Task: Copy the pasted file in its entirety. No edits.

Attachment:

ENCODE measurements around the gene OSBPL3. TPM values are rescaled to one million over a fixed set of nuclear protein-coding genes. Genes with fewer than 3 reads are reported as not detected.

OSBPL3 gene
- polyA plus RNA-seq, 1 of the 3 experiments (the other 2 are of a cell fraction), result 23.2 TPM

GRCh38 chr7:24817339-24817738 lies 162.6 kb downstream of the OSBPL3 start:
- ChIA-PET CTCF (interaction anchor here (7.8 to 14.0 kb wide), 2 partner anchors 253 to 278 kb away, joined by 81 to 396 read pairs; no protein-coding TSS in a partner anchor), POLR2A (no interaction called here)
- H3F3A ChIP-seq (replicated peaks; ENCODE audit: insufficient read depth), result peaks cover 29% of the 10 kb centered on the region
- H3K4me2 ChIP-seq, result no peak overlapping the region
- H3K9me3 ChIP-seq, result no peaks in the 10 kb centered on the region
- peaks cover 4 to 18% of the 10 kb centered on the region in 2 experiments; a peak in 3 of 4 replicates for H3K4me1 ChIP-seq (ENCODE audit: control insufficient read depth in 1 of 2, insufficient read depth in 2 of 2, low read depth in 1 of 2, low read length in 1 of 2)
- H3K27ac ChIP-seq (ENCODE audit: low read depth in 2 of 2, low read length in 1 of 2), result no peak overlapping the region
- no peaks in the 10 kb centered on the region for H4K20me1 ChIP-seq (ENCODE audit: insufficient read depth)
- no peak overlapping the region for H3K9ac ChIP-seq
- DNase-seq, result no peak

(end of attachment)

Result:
ENCODE measurements around the gene OSBPL3. TPM values are rescaled to one million over a fixed set of nuclear protein-coding genes. Genes with fewer than 3 reads are reported as not detected.

OSBPL3 gene
- polyA plus RNA-seq, 1 of the 3 experiments (the other 2 are of a cell fraction), result 23.2 TPM

GRCh38 chr7:24817339-24817738 lies 162.6 kb downstream of the OSBPL3 start:
- ChIA-PET CTCF (interaction anchor here (7.8 to 14.0 kb wide), 2 partner anchors 253 to 278 kb away, joined by 81 to 396 read pairs; no protein-coding TSS in a partner anchor), POLR2A (no interaction called here)
- H3F3A ChIP-seq (replicated peaks; ENCODE audit: insufficient read depth), result peaks cover 29% of the 10 kb centered on the region
- H3K4me2 ChIP-seq, result no peak overlapping the region
- H3K9me3 ChIP-seq, result no peaks in the 10 kb centered on the region
- peaks cover 4 to 18% of the 10 kb centered on the region in 2 experiments; a peak in 3 of 4 replicates for H3K4me1 ChIP-seq (ENCODE audit: control insufficient read depth in 1 of 2, insufficient read depth in 2 of 2, low read depth in 1 of 2, low read length in 1 of 2)
- H3K27ac ChIP-seq (ENCODE audit: low read depth in 2 of 2, low read length in 1 of 2), result no peak overlapping the region
- no peaks in the 10 kb centered on the region for H4K20me1 ChIP-seq (ENCODE audit: insufficient read depth)
- no peak overlapping the region for H3K9ac ChIP-seq
- DNase-seq, result no peak